Representations of rational Cherednik algebras: Koszulness and localisation
Jenkins, Rollo Crozier John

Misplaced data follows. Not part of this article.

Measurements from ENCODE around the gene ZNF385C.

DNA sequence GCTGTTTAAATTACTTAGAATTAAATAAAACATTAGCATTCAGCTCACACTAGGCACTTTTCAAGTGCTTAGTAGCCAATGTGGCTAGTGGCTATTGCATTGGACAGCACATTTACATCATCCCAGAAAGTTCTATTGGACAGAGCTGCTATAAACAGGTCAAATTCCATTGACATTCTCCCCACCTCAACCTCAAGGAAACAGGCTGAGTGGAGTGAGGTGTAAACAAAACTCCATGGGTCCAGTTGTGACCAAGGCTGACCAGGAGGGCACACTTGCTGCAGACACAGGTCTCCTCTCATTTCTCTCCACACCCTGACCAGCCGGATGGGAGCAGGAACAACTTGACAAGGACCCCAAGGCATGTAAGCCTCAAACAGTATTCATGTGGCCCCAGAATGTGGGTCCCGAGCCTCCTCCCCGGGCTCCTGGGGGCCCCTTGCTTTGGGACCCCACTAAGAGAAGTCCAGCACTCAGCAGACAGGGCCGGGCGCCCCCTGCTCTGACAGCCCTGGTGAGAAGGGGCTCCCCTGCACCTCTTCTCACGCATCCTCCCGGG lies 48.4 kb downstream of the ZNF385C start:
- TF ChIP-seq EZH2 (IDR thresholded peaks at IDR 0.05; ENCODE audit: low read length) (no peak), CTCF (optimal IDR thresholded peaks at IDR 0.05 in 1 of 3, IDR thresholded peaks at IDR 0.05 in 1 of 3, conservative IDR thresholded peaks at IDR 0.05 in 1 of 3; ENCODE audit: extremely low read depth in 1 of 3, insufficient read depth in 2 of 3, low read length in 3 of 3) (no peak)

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An algebra is a typical object of study in pure mathematics. Take a collection of numbers (for example, all whole numbers or all decimal numbers). Inside, you can add and multiply, but with respect to these operations different collections can behave differently. Here is an example of what I mean by this. The collection of whole numbers is called Z. Starting anywhere in Z you can get to anywhere else by adding other members of the collection: 9 + (-3) + (-6) = 0. This is not true with multiplication; to get from 5 to 1 you would need to multiply by 1/5 and 1/5 doesn’t exist in the restricted universe of Z. Enter R, the collection of all numbers that can be written as decimals. Now, if you start anywhere—apart from 0—you can get to anywhere else by multiplying by members of R—if you start at zero you’re stuck there. By adjusting what you mean by ‘add’ and ‘multiply’, you can add and multiply other things too, like polynomials, transformations or even symmetries. Some of these collections look different, but behave in similar ways and some look the same but are subtly different. By defining an algebra to be any collection of things with a rule to add and multiply in a sensible way, all of these examples (and many more you can’t imagine) can be treated in general. This is the power of abstraction: proving that an arbitrary algebra, A, has some property implies that every conceivable algebra (including Z and R) has that property too. In order to start navigating this universe of algebras it is useful to group them together by their behaviour or by how they are constructed. For example, R belongs to a class called simple algebras. There are mental laboratories full of machinery used to construct new and interesting algebras from old ones. One recipe, invented by Ivan Cherednik in 1993, produces Cherednik algebras. Attached to each algebra is a collection of modules (also called representations). As shadows are to a sculpture, each module is a simplified version of the algebra, with a taste of its internal structure. They are not algebras in their own right: they have no sense of multiplication, only addition. Being individually simple, modules are often much easier to study than the algebra itself. However, everything that is interesting about an algebra is captured by the collective behaviour of its modules. The analogy fails here: for example, shadows encode no information about colour. Sometimes the interplay between its modules leads to subtle and unexpected insights about the algebra itself. Nobody understands what the modules for Cherednik algebras look like. One first step is to simplify the problem by only considering modules which behave ‘nicely’. This is what is referred to as category O. Being Koszul is a rare property of an algebra that greatly helps to describe its behaviour. Also, each Koszul algebra is mysteriously linked with another called its Koszul dual. One of the main results of the thesis is that, in some cases, the modules in category O behave as if they were the modules for some Koszul algebra. It is an interesting question to ask, what the Koszul dual might be and what this has to do with Cherednik’s recipe. Geometers study tangled, many-dimensional spaces with holes. In analogy with the algebraic world, just as algebraists use modules to study algebras, geometers use sheaves to study their spaces. Suppose one could construct sheaves on some space whose behaviour is precisely the same as Cherednik algebra modules. Then, for example, theorems from geometry about sheaves could be used to say something about Cherednik algebra modules. One way of setting up this analogy is called localisation. This doesn’t always work in general. The last part of the thesis provides a rule for checking when it does.